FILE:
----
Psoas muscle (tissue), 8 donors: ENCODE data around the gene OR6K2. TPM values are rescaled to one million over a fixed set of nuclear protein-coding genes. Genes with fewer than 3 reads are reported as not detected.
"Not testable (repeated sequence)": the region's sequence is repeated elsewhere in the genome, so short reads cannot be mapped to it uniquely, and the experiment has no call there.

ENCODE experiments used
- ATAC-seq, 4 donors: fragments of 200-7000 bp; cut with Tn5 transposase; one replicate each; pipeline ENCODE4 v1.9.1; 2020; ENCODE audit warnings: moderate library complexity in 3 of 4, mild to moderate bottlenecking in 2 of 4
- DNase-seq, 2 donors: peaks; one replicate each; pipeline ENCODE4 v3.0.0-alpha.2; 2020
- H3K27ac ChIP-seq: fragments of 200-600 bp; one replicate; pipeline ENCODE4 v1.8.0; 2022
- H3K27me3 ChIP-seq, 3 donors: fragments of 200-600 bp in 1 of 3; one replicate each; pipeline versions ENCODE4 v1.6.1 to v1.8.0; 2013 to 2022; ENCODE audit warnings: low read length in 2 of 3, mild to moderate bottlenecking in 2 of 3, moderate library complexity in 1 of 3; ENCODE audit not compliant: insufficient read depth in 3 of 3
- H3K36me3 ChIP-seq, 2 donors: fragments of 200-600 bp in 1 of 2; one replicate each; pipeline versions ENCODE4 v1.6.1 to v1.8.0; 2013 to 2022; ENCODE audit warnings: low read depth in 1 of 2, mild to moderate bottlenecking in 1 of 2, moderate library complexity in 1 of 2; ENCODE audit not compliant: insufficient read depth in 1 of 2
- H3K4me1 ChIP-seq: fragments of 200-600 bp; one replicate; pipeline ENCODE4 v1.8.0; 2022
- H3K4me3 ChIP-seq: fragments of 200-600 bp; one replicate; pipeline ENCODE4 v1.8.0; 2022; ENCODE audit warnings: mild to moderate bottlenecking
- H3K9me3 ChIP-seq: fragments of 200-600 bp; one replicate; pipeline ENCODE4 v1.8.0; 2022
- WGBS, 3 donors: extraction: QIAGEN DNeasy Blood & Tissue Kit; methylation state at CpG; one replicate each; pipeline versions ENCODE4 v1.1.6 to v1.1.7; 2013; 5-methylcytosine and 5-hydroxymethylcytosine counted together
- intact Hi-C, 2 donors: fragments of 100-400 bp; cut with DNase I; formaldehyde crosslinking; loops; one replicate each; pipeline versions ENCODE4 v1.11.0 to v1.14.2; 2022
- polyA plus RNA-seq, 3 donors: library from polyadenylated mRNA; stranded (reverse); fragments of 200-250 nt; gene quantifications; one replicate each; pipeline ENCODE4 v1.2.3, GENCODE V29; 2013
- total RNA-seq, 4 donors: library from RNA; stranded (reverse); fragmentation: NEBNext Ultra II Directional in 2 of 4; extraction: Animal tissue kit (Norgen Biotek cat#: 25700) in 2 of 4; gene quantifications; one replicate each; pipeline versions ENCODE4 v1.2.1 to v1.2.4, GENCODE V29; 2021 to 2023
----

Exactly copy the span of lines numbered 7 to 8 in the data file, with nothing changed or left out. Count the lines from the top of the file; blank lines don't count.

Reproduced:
- H3K27me3 ChIP-seq, 3 donors: fragments of 200-600 bp in 1 of 3; one replicate each; pipeline versions ENCODE4 v1.6.1 to v1.8.0; 2013 to 2022; ENCODE audit warnings: low read length in 2 of 3, mild to moderate bottlenecking in 2 of 3, moderate library complexity in 1 of 3; ENCODE audit not compliant: insufficient read depth in 3 of 3
- H3K36me3 ChIP-seq, 2 donors: fragments of 200-600 bp in 1 of 2; one replicate each; pipeline versions ENCODE4 v1.6.1 to v1.8.0; 2013 to 2022; ENCODE audit warnings: low read depth in 1 of 2, mild to moderate bottlenecking in 1 of 2, moderate library complexity in 1 of 2; ENCODE audit not compliant: insufficient read depth in 1 of 2